The Banquet Centre was the host for the 2016 Community Service Club luncheon.  An annual tradition of the Rotary Club of Belleville and the Kiwanis Club of Belleville, this year representatives from the Kente Kiwanis Club, the Rotary Club of  Quinte Sunrise, Lions Club, Kinettes of Belleville, Kiwanis Club of Tweed, Kiwanis Club of Trenton, Probus Club of Belleville and Probus Club of Quinte joined together to hear our guest speaker Colonel Colin Keiver Commander of 8 Wing CFB Trenton.  Over 130 members of the various service clubs were in attendance.
Past Lieutentant Governor of the Kiwanis Club Armin Quickert introduced Colin Keiver who was raised in Alberta on a farm and whose brothers went on to have one of the largest farming operations in Alberta.  Colonel Keiver had a different calling and earned his pilot wings in 1994 after joining the RCAF in 1991.  Colonel Keiver found his love of flying while attending cadets as a high school student where he met his other love, his wife Jennifer in 1985.  Colonel Keiver has 2 children and has held postings at Moose Jaw, Winnipeg, North Carolina and Trenton and has over 4000 hours of flying.
Also joining Colonel Keiver at the head table were Wing Chief Darcy Elder, Marilyn Quickert, BRC President Kelly McKinney and the President of the Belleville Kiwanis Club.
Colonel Keiver spoke about the importance of connecting the base with the people of Belleville.  He provided a CFB Trenton 101 for those in attendance.  CFB Trenton was opened in 1931 and is celebrating its 45th anniversary this year.  CFB  Trenton is the largest employer in the region with over 4400 military and civilian personnel and 15,000 dependents who represent 18% of all students in the HPEC Board of Education.

The annual operating budget of 8 Wing Trenton is 160,000, 000 with an annual payroll of 110 million, which obviously has tremendous impact upon the local economy. 
The CFB Trenton Search and Rescue area as Colonel Keiver displayed on a map of Canada is a huge area, in fact is the largest SAR area covered in the world. From the northern tip of their search area to the southern tip, the distance if you fly directly south would take you to almost Buenos Aires Argentina.
Three missions are currently being serviced by CFB Trenton personnel, including 3 missions in Africa and a number of smaller missions. Due to the vast area where these missions are being undertaken, the staff of CFB Trenton are even busier than during the campaign in Afghanistan.
Colonel Keiver talked about the return of the Quinte International Air Show on June 25th and 26th and his hopes to draw over 100,000 people to the base over the weekend and a number of the events and shows being held and the opportunity to create partnerships with local businesses and service clubs to support the weekend.
A special recognition event held during the weekend will commemorate the BCATP which was the training of pilots during WWII that was coordinated and ran at Trenton and also the time when Canadian squadrons were created and the now familiar 4 numbers such as 424, 436 etc were developed depicting their true Canadian roots.
Colonel Keiver talked about some other aspects of CFB Trenton 8 Wing which may not be as well known as the base and the work that goes on there.  He talked very proudly of Roundell Golf Course and his favourite hole the 6th and its dogleg and also the availability of excuses from planes landing or taking off for errant shots.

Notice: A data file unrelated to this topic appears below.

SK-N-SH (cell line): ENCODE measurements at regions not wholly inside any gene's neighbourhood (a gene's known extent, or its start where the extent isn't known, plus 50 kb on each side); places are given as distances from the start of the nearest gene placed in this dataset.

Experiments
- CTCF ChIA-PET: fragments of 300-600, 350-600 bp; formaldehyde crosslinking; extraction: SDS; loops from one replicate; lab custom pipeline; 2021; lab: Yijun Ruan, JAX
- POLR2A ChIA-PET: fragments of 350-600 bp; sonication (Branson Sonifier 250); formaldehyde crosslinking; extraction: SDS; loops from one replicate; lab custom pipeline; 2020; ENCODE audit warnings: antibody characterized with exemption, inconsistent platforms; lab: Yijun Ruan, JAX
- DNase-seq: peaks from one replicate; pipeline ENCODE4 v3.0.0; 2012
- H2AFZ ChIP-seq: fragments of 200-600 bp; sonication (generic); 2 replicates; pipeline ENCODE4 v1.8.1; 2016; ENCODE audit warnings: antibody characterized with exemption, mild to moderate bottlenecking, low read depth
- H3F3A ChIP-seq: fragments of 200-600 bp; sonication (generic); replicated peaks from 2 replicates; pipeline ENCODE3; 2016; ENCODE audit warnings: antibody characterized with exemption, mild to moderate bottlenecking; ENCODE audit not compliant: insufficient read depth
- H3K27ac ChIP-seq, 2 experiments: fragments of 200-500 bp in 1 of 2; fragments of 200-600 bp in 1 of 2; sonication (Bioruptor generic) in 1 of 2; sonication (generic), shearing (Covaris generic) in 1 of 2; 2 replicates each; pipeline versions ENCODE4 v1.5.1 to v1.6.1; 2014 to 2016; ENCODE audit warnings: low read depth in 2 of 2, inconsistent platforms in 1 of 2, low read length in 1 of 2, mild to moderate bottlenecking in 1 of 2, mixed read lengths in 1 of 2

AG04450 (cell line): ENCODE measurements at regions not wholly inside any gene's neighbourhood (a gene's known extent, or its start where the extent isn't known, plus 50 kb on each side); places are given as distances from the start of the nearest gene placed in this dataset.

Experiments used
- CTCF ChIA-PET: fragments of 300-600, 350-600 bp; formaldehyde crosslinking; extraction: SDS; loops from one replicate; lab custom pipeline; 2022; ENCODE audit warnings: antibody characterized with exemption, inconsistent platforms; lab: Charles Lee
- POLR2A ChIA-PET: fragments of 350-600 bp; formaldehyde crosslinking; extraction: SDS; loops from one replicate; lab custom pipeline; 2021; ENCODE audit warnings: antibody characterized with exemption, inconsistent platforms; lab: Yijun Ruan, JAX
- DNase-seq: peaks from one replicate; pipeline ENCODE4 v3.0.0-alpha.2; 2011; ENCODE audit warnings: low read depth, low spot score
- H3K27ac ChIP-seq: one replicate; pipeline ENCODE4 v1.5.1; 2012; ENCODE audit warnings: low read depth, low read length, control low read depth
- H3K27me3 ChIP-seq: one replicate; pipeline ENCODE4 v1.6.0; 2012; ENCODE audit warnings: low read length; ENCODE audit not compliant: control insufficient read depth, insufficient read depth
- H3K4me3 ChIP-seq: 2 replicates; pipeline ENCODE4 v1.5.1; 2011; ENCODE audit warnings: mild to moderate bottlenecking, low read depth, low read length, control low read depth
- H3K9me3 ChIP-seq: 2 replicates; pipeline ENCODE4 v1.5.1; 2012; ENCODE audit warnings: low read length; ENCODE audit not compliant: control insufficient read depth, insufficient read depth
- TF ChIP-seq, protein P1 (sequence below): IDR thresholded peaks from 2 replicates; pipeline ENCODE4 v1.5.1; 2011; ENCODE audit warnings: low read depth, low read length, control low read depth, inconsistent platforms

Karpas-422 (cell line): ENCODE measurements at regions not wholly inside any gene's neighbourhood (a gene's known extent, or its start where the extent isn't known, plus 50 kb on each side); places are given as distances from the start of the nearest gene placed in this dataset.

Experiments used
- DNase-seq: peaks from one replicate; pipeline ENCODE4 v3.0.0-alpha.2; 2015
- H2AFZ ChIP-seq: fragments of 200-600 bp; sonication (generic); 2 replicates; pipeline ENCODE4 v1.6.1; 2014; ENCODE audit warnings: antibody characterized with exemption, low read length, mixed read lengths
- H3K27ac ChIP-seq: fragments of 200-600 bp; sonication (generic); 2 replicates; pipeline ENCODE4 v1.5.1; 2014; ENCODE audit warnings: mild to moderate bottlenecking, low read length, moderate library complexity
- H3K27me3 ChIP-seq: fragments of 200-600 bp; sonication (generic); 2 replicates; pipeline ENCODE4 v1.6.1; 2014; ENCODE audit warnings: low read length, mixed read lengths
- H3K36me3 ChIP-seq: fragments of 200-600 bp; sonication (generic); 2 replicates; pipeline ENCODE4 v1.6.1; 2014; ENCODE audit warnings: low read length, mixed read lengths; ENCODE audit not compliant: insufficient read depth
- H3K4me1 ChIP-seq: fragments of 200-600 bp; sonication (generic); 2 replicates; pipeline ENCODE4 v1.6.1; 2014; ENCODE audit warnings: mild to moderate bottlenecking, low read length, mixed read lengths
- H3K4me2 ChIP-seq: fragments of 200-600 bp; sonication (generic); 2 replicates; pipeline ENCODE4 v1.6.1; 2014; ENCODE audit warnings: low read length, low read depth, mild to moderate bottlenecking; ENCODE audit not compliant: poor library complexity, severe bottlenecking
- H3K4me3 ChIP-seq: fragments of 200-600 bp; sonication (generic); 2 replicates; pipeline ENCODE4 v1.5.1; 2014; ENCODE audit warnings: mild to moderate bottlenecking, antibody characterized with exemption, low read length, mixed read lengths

Colonel Keiver talked about the work of the MFRC and the support they provide to military families and personnel during postings and deployments as almost inevitably something goes wrong for the families the minute their loved ones are deployed and the MFRC is there to support them. He further talked about the importance of the Invisible Ribbon Gala which recognizes the family of military personnel and the Gala which raises funds to provide support to our military families.
Colonel Keiver closed his presentation talking about the National Air Force Museum and how great an asset it is to our local community in terms of providing a historical perspective of Canadian military aviation history and as having one of only 2 Cdn bombers that saw action in WWII that exists in the world.  He talked very proudly of its growth as a centre used by many non profit organizations as great venue for their events.
Colonel Keiver answered a number of questions from the audience including the fact that the Prime Mininster’s plane is under his command and is maintained at the Base until required to be flown to Ottawa to take the Prime Minister to wherever he needs to go.  Other questions, Colonel Keiver answered include use of drones in SAR, capacity for the Base for the Air Show, what role could our service clubs provide for the Air Show, the status of the Base as a temporary home for Syrian hostages and the outlook for the cadets program this summer with the potential of Syrian refugees being housed there if policy is changed.  Colonel Keiver said that the cadets are in for a treat as this will be the first summer cadet barracks are air-conditioned.

Colonel Keiver was thanked for his presentation with a standing ovation.

A 50/50 draw was held with the proceeds going to the National Air Force Museum Foundation and $67 was won by one of the attendees.